Brzustowski’s intention to take an activist approach to his postings at U of O and U of W is indicative of his approach at the helm of NSERC. He arrived in 1995, replacing Dr Peter Morand who had overseen a set of controversial decisions to reallocate scarce resources and focus more on collaborative and industrially relevant research (R$, December 21/94 & January 18/95).
The university research environment Brzustowski encountered when he joined NSERC was nothing like the well-funded enterprise it is today. Program review-related cuts were being administered to the base budgets of the granting agencies and the National Research Council. And a divisive debate was raging within the research community over the relative merits of basic and industrially-targeted research.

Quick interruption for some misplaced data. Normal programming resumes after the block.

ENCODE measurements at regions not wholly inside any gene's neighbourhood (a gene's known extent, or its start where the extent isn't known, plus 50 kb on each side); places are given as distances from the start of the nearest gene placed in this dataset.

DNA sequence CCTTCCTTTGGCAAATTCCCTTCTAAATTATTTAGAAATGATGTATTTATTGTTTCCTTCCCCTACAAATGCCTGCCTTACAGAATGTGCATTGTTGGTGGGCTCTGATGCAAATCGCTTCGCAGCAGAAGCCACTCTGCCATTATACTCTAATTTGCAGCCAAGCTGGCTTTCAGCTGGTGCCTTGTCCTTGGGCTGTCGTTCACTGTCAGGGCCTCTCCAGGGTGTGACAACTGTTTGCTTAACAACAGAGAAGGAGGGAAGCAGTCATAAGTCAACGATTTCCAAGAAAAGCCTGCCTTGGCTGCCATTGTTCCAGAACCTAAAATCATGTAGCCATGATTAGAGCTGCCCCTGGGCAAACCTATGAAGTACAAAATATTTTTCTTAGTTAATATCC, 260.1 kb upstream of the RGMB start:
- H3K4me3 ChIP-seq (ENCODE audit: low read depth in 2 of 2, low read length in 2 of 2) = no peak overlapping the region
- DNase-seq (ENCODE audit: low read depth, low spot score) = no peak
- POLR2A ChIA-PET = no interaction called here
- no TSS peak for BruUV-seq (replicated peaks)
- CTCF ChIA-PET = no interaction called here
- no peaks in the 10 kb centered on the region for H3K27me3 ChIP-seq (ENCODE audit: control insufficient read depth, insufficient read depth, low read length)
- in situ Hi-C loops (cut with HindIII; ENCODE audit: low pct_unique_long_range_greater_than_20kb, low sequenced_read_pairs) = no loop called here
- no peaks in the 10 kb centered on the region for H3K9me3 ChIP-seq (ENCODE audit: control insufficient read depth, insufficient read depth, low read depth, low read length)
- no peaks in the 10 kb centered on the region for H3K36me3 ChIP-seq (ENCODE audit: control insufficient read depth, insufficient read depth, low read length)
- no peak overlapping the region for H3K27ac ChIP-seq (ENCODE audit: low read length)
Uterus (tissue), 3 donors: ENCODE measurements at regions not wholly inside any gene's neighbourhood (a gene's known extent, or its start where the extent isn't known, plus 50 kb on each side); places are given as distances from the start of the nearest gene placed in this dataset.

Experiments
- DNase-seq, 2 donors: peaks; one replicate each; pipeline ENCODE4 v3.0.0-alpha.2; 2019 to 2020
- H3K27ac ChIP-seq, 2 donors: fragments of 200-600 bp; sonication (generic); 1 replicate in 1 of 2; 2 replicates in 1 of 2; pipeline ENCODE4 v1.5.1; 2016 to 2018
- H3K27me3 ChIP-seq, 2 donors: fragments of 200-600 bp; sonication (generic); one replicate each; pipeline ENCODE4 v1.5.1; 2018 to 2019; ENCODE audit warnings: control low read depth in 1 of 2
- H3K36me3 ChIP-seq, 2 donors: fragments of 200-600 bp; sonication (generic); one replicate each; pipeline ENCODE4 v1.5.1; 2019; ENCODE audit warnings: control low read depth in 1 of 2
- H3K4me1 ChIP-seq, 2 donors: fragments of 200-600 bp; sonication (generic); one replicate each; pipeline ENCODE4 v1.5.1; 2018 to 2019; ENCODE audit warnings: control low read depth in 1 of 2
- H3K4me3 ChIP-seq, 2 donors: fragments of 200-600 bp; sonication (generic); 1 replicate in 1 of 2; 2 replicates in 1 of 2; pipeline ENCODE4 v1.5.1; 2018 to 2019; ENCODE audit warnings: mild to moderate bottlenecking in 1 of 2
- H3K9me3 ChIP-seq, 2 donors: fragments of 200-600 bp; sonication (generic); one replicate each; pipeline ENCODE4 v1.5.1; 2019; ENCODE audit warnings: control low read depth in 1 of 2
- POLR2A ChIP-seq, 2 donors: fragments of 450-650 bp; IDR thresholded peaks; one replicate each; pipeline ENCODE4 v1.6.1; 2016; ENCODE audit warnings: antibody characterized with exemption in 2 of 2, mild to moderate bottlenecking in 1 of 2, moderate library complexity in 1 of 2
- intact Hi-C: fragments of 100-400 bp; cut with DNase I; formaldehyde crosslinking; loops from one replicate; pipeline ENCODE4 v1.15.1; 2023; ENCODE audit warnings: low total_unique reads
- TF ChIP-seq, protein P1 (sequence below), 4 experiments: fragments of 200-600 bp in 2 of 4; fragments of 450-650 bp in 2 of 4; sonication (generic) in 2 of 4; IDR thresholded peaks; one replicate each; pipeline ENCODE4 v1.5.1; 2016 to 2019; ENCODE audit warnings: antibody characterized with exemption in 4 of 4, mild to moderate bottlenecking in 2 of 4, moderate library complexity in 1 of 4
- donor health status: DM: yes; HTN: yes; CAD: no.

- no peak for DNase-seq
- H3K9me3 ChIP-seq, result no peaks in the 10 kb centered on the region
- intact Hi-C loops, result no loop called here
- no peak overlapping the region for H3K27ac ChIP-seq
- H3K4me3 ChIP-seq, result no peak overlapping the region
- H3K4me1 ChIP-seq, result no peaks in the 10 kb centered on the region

“We sorted it out. What was needed was good communications, pointing out to people that some of the most active and successful people in industrially oriented research were also among the most successful in basic research,” says Brzustowski. “Certainly their values didn’t change when they picked up the green folder and put down the blue one.”
The dire funding situation finally began to reverse itself in 1997 with the balancing of the federal budget and a momentous decision to reinvest in the research base. The result was a surge in excellence in several key disciplines and a reversal of Canada’s withering reputation in the international S&T community. Eight years and $13 billion in new federal investment later, Brzustowski says the university research landscape is markedly improved, with areas of research excellence that are world leading.